Rotten Tomatoes

Movies / TV

    Celebrity

      No Results Found

      View All
      Movies Tv shows Shop News Showtimes

      Charlotte Sometimes

      R Released May 2, 2003 1 hr. 25 min. Drama List
      81% 43 Reviews Tomatometer 73% 500+ Ratings Audience Score Michael (Michael Idemoto) and Lori (Eugenia Yuan) have a close relationship that verges on romance. While Michael pines for Lori, she prefers to keep him as a friend, opting to date the less sensitive, more sensual Justin (Matt Westmore) instead. When Michael finally decides to look elsewhere for love, he meets the intriguing Darcy (Jacqueline Kim). Soon the pairing of Michael and Darcy causes jealousy with Justin and Lori, leading to dramatic revelations. Read More Read Less
      Charlotte Sometimes

      What to Know

      Critics Consensus

      Featuring an attractive young cast, Charlotte mostly shines as a portrait of the sexual frolics and hangups of L.A. Asian twentysomethings.

      Read Critics Reviews

      Audience Reviews

      View All (28) audience reviews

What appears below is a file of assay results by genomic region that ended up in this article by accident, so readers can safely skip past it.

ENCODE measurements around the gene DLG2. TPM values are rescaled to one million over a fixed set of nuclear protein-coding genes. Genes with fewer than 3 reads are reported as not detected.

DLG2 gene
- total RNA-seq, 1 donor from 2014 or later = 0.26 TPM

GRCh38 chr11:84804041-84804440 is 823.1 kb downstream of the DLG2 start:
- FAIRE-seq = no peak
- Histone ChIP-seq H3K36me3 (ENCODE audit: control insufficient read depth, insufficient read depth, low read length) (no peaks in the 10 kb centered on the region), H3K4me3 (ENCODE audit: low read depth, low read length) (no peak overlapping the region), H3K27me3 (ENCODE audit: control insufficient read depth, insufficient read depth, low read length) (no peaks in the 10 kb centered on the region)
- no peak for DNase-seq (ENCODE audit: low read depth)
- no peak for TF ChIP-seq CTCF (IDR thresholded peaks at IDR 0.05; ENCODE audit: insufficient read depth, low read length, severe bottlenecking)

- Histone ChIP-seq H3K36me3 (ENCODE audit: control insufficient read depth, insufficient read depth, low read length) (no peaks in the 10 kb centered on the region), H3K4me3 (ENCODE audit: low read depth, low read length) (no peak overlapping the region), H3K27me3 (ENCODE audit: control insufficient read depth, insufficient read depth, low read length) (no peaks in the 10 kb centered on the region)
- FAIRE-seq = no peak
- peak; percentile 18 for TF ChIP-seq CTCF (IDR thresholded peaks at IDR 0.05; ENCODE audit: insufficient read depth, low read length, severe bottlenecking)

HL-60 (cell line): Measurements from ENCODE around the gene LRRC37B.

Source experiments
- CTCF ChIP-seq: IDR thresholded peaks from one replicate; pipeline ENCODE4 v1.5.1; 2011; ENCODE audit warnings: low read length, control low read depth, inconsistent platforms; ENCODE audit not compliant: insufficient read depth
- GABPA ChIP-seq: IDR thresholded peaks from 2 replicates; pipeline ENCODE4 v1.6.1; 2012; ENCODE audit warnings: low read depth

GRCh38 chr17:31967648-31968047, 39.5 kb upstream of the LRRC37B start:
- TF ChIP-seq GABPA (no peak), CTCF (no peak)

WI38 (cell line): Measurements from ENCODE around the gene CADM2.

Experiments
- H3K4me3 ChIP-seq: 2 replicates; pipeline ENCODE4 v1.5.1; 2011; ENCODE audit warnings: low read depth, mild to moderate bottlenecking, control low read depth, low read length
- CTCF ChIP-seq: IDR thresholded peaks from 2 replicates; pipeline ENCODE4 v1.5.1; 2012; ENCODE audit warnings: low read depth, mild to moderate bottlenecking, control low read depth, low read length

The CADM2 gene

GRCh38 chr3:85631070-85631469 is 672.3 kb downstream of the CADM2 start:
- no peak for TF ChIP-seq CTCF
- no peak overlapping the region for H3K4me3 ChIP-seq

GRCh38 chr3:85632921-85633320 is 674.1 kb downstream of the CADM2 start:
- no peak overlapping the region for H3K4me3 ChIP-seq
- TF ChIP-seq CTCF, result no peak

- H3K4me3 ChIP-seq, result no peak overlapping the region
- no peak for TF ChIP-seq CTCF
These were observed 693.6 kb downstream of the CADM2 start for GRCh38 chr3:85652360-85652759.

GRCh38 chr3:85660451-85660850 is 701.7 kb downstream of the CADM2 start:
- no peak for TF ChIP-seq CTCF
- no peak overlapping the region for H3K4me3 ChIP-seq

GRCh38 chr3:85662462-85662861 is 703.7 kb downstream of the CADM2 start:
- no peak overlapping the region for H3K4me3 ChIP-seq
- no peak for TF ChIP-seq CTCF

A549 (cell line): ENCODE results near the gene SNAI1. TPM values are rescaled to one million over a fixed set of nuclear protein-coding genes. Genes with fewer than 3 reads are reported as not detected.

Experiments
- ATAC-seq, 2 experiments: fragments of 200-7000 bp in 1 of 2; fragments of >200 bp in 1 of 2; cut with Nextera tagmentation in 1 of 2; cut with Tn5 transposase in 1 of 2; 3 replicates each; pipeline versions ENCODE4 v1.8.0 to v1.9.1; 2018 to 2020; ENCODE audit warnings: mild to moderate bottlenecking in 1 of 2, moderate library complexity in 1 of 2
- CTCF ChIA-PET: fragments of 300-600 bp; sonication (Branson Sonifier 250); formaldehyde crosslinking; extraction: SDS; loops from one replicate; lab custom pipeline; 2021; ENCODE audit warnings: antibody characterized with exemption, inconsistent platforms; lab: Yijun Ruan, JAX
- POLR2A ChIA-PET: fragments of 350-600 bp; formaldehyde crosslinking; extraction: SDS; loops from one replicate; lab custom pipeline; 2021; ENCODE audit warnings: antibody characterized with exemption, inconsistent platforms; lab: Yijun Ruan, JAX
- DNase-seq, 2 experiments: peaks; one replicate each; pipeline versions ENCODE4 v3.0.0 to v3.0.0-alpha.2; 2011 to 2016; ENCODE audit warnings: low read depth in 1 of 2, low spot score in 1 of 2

Audience Member Good Eugenia Yuan is Hot. Rated 3.5 out of 5 stars 02/05/23 Full Review Audience Member Eugenia Yuan is amazing and exciting. the story is very interesting and characters well developed. Rated 4 out of 5 stars 02/24/23 Full Review Audience Member Beautifully made Character driven film ... Rated 4 out of 5 stars 01/26/23 Full Review Audience Member A man who secretively loves an attached woman attempts a relationship with a new, mysterious woman. Remarkably slow (or in indie-speak "understated"), this drama attempts to milk each moment, each over-wroughtly contrived situation for the most it can wring. Slow pans and pregnant pauses punctuate the drama, and while I found every plot twist indicated and predictable, I can't say that there was much that could have been done with this story that wasn't done. The performances were all what one might expect from an indie drama: strong, but ultimately actors being actors. Overall, I think the story would have been better served by a short film rather than an extended drama. Rated 2 out of 5 stars 02/26/23 Full Review Audience Member Charlotte Sometimes is an indie film, shot with a 20,000 budget that is a masterwork of cinematography, expertly using camera,color and lighting. The story involves four late 20's early 30's adults and concentrates on all the lies we tell to others and ourselves, especially in areas of the heart. At the center is Michael, a lonely, quiet man who inherited his uncles' home and car repair business (more that he was the last man standing than anything else, as the rest of his relatives either didn't want the business or had moved away). Michael has renovated the home into two apartments, so he has tenants to cover his expenses. He rents to a cohabitating couple who have been together for 10 months. In his lonliness he can hear their carnal carrying ons, which only add to his sense of detachment. He believes that he is in love with the woman, but since they are good friends, doesn't want to ruin the friendship with a confession of his feelings. Into this odd triangle comes another woman, Darby, who attracts not only Michael, but the male renter. What then insues revolves around betrayals and secrets, of which I'm not going to speak further. The beauty of this film is that we are introduced to the charactors slowly, letting the viewer learn about them, just as the other charactors on screen are learning. What is ultimately revealed is a very impressive depth to three out of the four charactors, who are all flawed, yet very real in their feelings and motivations. The lighting is exquisite throughout, often accentuating the mood, and the clever use of camera angles adds depth without being showy and detracting from the content. There is a beautifully filmed sequence that takes place outside of a cheap motel. A man's soul is brought into question, and as he enters his car to ponder what level he has sunk to, the car's interior lights slowly fade, dimming his face until he is a shadowed silhouette. The title of the film inferes something important, and perhaps I took the meaning in the wrong way; though it was interesting to see that, while I may have been mistaken, in a way I was not; as who we are is subject to change given who we are with and the environment that surrounds us. The person we show to others may or may not be who we truly are - the reasons for the falsehood may be medical, or perhaps just a safety net, keeping us from suffering. We think we control the spin, but in reality the spin often controls us. Charlotte Sometimes explores these boundaries with a sure hand, while leaving us to decide exactly what will happen after the film fades to black. Rated 4 out of 5 stars 02/20/23 Full Review Audience Member A strange kind of love story. This left the viewer bewildered. Too much left unsaid for this viewer to be able to figure out what happened. Of this much, I am sure: there was more to this than what appeared on the surface. Deception and infidelity and longing and past loves all combined to make this very hard to decipher. And the ending leaves things ambiguous so that we can only guess how they turned out. A beautifully shot, quiet film that leaves more questions than it answers. Rated 3 out of 5 stars 01/31/23 Full Review Read all reviews Post a rating